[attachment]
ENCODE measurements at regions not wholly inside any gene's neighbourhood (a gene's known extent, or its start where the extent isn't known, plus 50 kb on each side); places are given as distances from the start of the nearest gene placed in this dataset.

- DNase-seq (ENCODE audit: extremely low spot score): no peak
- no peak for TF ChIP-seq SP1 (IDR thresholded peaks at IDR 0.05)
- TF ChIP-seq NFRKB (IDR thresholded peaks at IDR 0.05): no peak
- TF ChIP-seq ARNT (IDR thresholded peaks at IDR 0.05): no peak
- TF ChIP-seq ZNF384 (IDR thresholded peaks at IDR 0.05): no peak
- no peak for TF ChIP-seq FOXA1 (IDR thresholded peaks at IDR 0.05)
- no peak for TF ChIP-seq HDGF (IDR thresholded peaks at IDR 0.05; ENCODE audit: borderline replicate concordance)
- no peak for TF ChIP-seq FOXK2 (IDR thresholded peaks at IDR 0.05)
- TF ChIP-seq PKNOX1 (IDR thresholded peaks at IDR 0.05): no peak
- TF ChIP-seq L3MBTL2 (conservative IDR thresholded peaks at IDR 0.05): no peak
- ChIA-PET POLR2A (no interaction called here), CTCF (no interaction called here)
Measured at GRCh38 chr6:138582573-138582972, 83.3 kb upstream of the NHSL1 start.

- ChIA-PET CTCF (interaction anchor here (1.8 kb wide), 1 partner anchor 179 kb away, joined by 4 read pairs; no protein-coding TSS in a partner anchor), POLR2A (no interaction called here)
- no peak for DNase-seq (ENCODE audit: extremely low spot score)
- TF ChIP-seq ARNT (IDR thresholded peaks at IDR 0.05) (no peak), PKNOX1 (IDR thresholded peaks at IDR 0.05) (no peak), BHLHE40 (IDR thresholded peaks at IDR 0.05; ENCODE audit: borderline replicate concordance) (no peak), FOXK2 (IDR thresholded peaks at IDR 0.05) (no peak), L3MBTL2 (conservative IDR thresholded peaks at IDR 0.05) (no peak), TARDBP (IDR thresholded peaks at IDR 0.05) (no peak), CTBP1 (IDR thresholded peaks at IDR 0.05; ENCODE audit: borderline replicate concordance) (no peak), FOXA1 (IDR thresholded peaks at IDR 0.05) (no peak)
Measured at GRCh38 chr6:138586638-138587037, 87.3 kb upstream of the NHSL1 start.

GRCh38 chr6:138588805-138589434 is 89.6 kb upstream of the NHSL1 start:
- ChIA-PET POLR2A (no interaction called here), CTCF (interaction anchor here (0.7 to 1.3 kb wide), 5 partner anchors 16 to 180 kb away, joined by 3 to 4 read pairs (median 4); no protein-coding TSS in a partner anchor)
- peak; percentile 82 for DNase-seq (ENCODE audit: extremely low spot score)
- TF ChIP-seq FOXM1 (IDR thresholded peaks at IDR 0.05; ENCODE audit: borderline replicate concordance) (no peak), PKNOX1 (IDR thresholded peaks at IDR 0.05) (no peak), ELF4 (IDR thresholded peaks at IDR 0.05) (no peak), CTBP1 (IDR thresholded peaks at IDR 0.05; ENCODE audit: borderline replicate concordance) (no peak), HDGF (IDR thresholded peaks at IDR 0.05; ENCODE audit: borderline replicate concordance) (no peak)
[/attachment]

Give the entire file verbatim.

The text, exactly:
ENCODE measurements at regions not wholly inside any gene's neighbourhood (a gene's known extent, or its start where the extent isn't known, plus 50 kb on each side); places are given as distances from the start of the nearest gene placed in this dataset.

- DNase-seq (ENCODE audit: extremely low spot score): no peak
- no peak for TF ChIP-seq SP1 (IDR thresholded peaks at IDR 0.05)
- TF ChIP-seq NFRKB (IDR thresholded peaks at IDR 0.05): no peak
- TF ChIP-seq ARNT (IDR thresholded peaks at IDR 0.05): no peak
- TF ChIP-seq ZNF384 (IDR thresholded peaks at IDR 0.05): no peak
- no peak for TF ChIP-seq FOXA1 (IDR thresholded peaks at IDR 0.05)
- no peak for TF ChIP-seq HDGF (IDR thresholded peaks at IDR 0.05; ENCODE audit: borderline replicate concordance)
- no peak for TF ChIP-seq FOXK2 (IDR thresholded peaks at IDR 0.05)
- TF ChIP-seq PKNOX1 (IDR thresholded peaks at IDR 0.05): no peak
- TF ChIP-seq L3MBTL2 (conservative IDR thresholded peaks at IDR 0.05): no peak
- ChIA-PET POLR2A (no interaction called here), CTCF (no interaction called here)
Measured at GRCh38 chr6:138582573-138582972, 83.3 kb upstream of the NHSL1 start.

- ChIA-PET CTCF (interaction anchor here (1.8 kb wide), 1 partner anchor 179 kb away, joined by 4 read pairs; no protein-coding TSS in a partner anchor), POLR2A (no interaction called here)
- no peak for DNase-seq (ENCODE audit: extremely low spot score)
- TF ChIP-seq ARNT (IDR thresholded peaks at IDR 0.05) (no peak), PKNOX1 (IDR thresholded peaks at IDR 0.05) (no peak), BHLHE40 (IDR thresholded peaks at IDR 0.05; ENCODE audit: borderline replicate concordance) (no peak), FOXK2 (IDR thresholded peaks at IDR 0.05) (no peak), L3MBTL2 (conservative IDR thresholded peaks at IDR 0.05) (no peak), TARDBP (IDR thresholded peaks at IDR 0.05) (no peak), CTBP1 (IDR thresholded peaks at IDR 0.05; ENCODE audit: borderline replicate concordance) (no peak), FOXA1 (IDR thresholded peaks at IDR 0.05) (no peak)
Measured at GRCh38 chr6:138586638-138587037, 87.3 kb upstream of the NHSL1 start.

GRCh38 chr6:138588805-138589434 is 89.6 kb upstream of the NHSL1 start:
- ChIA-PET POLR2A (no interaction called here), CTCF (interaction anchor here (0.7 to 1.3 kb wide), 5 partner anchors 16 to 180 kb away, joined by 3 to 4 read pairs (median 4); no protein-coding TSS in a partner anchor)
- peak; percentile 82 for DNase-seq (ENCODE audit: extremely low spot score)
- TF ChIP-seq FOXM1 (IDR thresholded peaks at IDR 0.05; ENCODE audit: borderline replicate concordance) (no peak), PKNOX1 (IDR thresholded peaks at IDR 0.05) (no peak), ELF4 (IDR thresholded peaks at IDR 0.05) (no peak), CTBP1 (IDR thresholded peaks at IDR 0.05; ENCODE audit: borderline replicate concordance) (no peak), HDGF (IDR thresholded peaks at IDR 0.05; ENCODE audit: borderline replicate concordance) (no peak)